State Rep. Chris Corley was arrested Tuesday on charges of punching his wife in the face and pointing a 9mm pistol at her when she accused him of cheating, according to Aiken County sheriff’s records.
Corley, R-Aiken, was charged with first-degree criminal domestic violence, which is a felony, and pointing and presenting a firearm at his wife of 12 years in the presence of two of their children, ages 2 and 8, the incident report states.
The 36-year-old legislator faces up to 10 years in prison if convicted of the domestic violence charge, which is the second most serious charge related to domestic violence. The most egregious charge is domestic violence of a high and aggravated nature.
The little-known legislator thrust himself into the national spotlight in 2015 when he said on the South Carolina House floor that removing the Confederate flag from the State House grounds was tantamount to the state’s Republican Party surrendering to political correctness in the wake of the Charleston church shootings.
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A judge in Aiken released Corley on a total of $20,000 in surety bonds, banned him from going near his wife or holding a firearm, and told the lawmaker he could travel only to and from his job in Augusta, Ga.
Corley, wearing a white long-sleeve Southern Tide T-shirt, blue athletic shorts, tennis shoes, handcuffs and shackles, said little during his bond hearing. His attorney, who declined to give reporters his name, is thought to be a relative of Corley’s.
Fight erupts at Corley home
Corley’s wife told deputies that Monday night her husband threatened to kill her in their Graniteville, S.C., home and the only thing that stopped him was the screams of the children, according to the Aiken County Sheriff’s Office report.
Corley’s wife – who is not being named by The State newspaper – said the legislator had grabbed a Smith & Wesson handgun from a vehicle outside their home and pointed it at her, according to the report. That happened after his punch drew blood, she said.
The lawmaker then went into a bedroom, after saying he “was going to kill himself,” his wife, 37, told deputies. As Corley headed for the bedroom, his wife and the children ran to her mother’s house across the street, the report states. The report does not mention a third child, who is listed in the current S.C. Legislative Manual.
Corley told a deputy who arrived at the couple’s house that he and his wife got into an argument because she thought he was cheating on her. He said his wife tried to punch him in the face, but he pushed her off. She scratched his forehead, according to the report.
The arrest warrant does not say if the Smith & Wesson SD9VE 9mm used in the incident belongs to Corley. Investigators think Corley owns the gun. It is unclear if he has a concealed-weapons permit, said Capt. Eric Abdullah, a spokesman for the Sheriff’s Office.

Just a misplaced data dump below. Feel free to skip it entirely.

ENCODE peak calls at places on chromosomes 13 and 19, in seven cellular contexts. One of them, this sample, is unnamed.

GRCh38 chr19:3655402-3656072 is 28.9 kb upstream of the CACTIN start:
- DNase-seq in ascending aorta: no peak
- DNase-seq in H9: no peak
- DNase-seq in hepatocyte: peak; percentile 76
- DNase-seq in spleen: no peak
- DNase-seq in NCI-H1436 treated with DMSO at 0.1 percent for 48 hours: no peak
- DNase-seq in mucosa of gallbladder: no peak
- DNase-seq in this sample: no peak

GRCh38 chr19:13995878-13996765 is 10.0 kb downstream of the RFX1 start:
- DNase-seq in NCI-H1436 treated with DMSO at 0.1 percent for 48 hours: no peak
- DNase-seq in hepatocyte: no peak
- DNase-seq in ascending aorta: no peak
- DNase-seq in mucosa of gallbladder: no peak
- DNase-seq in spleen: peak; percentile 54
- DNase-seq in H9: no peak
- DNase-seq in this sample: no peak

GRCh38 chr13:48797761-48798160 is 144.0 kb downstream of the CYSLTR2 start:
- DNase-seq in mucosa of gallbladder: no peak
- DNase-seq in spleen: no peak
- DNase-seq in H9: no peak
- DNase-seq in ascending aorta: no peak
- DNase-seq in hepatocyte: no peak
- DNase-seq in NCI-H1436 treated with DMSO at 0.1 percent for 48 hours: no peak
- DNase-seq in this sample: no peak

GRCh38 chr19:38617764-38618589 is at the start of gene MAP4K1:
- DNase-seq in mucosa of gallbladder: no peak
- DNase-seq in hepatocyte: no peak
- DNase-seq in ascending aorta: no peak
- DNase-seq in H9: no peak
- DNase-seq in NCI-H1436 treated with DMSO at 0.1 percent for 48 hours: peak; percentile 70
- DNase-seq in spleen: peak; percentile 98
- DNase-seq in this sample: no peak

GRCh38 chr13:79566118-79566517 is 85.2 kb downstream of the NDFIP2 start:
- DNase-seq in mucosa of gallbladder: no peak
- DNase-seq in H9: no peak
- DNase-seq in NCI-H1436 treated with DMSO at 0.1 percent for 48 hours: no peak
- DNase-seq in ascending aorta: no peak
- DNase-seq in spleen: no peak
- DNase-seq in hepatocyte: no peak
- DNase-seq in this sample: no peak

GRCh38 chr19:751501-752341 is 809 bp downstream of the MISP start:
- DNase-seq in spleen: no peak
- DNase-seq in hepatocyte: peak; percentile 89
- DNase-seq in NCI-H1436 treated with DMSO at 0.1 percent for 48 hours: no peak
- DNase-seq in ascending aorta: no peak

Sheriff’s deputies arrived about 9:50 p.m. Monday. They arrested Corley about 1:15 a.m. Tuesday, according to the report. Abdullah said Tuesday that Corley is cooperating with law enforcement.
Corley’s next court appearance is scheduled for Feb. 10, Aiken County Magistrate Melanie DuBose told the lawmaker.
Suspension from House a possibility
Because of the seriousness of the charges, Corley could face suspension from the House. House Speaker Jay Lucas, R-Darlington, is monitoring the situation, said his spokeswoman, Caroline Delleney.
“If and when an indictment is issued, the speaker will take the necessary action to comply with the law and maintain the dignity of the House of Representatives,” Delleney said.
Corley is charged in warrants, not an indictment issued by a grand jury.
Corley was elected in 2014.
In 2015, he voted in favor of a law that stiffened the state’s domestic violence laws, after then-Sen. Larry Martin introduced and championed legislation aimed at protecting domestic violence victims from abusive partners. Martin, R-Pickens, offered the bill after South Carolina ranked among the Top 10 most deadly states for violence against women each year for nearly 20 years. It ranked No. 1 as recently as 2013.
The bill was signed into law by Gov. Nikki Haley after months of fights in the Legislature, including accusations against Martin that the legislation was a “gun grab.”
The law created three new tiers of domestic violence, while keeping the high and aggravated charge that existed before the changes. Under the new law, most offenders who are convicted are barred from possessing firearms for 10 years, but judges have discretion on lesser domestic violence convictions.
Corley, a rookie lawmaker during that vote, soon made headlines for his suggestion the Confederate flag be replaced with a white flag of surrender when Haley called a special session to push for the flag’s removal in the wake of the Emanuel Nine shootings.
In December 2015, Corley sent a Christmas card featuring a photo of the Confederate flag at the State House to some of his fellow representatives, advising they ask for forgiveness for their betrayal. At the time, he said the card was meant for lawmakers who chose political correctness over the views of their constituents rather than wait until the next legislative session.
“May your Christmas be filled with memories of a happier time when South Carolina’s leaders possessed morals, convictions and the principles to stand for what is right,” the card read.
It finished with: “May you have a blessed Christmas, and may you take this joyous time as an opportunity to ask for forgiveness of all your sins such as betrayal.”
Staff writer Teddy Kulmala contributed to this story.